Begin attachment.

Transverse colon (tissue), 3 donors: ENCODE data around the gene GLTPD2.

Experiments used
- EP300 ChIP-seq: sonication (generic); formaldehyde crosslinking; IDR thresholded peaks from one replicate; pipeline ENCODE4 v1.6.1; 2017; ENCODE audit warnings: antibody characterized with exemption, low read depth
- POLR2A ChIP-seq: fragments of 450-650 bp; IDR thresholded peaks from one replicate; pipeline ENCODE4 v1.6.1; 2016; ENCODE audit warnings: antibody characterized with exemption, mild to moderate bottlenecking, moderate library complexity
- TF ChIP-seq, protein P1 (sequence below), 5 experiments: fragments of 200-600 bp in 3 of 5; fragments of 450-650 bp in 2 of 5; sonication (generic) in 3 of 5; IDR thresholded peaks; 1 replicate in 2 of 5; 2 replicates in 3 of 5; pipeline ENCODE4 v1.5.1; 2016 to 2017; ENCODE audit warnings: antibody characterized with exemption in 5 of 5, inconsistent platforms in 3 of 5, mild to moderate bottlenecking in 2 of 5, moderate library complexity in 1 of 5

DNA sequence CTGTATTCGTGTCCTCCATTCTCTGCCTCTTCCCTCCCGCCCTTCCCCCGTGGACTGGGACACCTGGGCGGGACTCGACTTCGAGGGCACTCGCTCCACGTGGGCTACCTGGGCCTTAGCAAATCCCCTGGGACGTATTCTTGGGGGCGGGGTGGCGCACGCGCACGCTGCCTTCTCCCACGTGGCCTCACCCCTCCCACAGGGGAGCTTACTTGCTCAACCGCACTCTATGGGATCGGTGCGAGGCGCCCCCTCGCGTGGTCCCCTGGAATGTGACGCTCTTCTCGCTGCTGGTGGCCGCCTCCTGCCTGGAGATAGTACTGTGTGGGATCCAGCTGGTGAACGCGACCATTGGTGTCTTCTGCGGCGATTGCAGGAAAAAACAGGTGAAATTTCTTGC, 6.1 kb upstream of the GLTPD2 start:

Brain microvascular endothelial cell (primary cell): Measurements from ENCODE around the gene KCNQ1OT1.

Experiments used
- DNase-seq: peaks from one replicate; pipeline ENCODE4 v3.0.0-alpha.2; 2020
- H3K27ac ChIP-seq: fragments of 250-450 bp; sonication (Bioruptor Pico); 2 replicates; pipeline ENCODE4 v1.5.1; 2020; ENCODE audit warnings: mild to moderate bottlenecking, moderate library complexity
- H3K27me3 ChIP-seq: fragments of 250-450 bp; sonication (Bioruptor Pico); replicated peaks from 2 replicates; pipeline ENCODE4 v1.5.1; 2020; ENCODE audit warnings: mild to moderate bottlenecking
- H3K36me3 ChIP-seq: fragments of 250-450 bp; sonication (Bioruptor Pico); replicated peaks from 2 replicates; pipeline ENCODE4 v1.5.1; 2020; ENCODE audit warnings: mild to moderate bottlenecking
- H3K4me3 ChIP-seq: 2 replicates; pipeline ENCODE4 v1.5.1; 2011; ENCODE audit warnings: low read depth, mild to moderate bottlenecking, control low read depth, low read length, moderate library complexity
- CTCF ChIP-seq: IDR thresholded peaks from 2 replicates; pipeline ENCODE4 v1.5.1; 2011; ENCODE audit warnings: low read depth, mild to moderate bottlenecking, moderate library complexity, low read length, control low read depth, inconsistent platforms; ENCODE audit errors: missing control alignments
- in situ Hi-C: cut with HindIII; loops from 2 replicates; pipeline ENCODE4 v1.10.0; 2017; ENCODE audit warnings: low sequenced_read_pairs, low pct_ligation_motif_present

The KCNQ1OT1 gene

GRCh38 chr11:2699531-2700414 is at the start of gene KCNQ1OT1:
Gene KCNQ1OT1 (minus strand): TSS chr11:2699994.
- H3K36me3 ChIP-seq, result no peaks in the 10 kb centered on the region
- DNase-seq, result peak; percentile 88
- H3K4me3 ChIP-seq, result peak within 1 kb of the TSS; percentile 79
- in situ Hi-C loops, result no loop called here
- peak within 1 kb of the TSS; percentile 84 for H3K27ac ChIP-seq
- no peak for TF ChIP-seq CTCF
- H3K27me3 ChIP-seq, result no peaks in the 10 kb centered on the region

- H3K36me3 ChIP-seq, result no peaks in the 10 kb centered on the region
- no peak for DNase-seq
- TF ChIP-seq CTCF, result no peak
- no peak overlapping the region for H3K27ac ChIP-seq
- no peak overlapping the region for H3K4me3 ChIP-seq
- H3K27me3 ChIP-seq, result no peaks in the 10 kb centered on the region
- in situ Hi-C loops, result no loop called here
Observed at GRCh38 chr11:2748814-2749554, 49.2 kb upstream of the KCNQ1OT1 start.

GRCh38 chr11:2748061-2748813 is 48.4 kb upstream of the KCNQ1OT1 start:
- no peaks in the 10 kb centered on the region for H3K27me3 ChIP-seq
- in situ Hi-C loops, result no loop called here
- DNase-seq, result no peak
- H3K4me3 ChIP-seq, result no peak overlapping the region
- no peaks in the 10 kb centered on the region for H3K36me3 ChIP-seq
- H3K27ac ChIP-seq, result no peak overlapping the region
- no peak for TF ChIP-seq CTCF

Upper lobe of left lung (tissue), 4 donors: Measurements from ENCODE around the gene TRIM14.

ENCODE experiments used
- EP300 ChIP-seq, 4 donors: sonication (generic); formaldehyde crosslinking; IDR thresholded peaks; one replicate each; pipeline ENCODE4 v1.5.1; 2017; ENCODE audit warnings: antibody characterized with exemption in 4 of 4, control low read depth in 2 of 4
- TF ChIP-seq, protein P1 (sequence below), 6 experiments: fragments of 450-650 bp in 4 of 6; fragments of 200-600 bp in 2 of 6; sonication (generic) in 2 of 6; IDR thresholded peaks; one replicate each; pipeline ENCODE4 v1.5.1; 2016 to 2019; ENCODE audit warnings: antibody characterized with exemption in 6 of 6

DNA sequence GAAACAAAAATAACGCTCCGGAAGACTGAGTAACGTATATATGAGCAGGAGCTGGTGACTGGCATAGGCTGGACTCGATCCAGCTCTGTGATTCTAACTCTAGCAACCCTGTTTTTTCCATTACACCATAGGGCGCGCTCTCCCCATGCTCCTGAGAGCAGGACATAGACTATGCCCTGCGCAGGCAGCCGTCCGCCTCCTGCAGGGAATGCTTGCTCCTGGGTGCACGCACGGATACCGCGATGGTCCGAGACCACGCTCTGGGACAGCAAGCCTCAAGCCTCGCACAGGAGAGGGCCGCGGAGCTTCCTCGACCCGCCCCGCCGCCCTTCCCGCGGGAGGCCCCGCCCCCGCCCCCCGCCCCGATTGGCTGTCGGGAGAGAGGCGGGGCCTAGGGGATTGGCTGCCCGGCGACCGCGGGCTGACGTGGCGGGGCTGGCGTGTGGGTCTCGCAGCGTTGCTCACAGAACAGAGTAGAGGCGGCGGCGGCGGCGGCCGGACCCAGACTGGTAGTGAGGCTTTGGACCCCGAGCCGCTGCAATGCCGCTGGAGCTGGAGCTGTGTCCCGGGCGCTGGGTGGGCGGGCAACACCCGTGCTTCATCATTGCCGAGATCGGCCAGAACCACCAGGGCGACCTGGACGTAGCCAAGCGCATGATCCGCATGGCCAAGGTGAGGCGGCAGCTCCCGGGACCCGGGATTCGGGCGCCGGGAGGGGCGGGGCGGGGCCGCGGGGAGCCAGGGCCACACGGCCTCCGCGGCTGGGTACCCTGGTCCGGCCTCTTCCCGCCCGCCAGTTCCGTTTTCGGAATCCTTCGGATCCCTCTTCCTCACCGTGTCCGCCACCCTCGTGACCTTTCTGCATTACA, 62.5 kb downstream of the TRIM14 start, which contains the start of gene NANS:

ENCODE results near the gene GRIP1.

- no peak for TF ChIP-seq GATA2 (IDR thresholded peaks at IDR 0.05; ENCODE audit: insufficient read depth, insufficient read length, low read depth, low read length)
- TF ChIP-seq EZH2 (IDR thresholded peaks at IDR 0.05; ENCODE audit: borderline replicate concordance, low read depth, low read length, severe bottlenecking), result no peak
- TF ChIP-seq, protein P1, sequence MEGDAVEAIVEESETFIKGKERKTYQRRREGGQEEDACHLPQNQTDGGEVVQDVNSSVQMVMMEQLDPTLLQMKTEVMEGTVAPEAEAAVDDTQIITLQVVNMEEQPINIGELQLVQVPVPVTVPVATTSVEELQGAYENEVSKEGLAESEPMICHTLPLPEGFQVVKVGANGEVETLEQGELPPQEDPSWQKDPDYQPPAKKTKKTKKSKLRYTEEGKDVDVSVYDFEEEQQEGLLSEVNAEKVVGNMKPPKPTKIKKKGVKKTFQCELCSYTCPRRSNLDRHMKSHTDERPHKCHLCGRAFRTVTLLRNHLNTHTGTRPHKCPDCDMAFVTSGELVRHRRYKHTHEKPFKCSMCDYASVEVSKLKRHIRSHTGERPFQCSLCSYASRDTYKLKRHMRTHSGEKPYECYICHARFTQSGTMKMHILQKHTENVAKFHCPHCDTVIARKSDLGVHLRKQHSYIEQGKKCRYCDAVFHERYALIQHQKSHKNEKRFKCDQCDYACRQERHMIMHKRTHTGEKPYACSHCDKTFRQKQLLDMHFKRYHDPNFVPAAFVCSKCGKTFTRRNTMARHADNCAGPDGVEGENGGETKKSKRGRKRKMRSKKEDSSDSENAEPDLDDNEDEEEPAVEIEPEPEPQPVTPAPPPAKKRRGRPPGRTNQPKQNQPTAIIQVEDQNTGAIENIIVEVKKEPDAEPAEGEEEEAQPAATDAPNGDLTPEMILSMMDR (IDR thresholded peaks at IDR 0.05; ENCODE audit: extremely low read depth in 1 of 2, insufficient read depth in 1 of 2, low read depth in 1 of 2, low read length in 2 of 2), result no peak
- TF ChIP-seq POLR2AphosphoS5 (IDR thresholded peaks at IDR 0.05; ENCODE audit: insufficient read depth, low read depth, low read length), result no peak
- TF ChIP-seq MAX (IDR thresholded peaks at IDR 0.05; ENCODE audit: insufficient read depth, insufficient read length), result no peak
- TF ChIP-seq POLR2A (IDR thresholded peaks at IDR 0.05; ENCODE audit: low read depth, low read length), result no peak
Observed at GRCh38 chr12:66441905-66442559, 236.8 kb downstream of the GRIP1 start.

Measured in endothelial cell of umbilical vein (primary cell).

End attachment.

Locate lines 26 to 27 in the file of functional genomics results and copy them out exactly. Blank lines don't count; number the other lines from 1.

- H3K36me3 ChIP-seq, result no peaks in the 10 kb centered on the region
- no peak for DNase-seq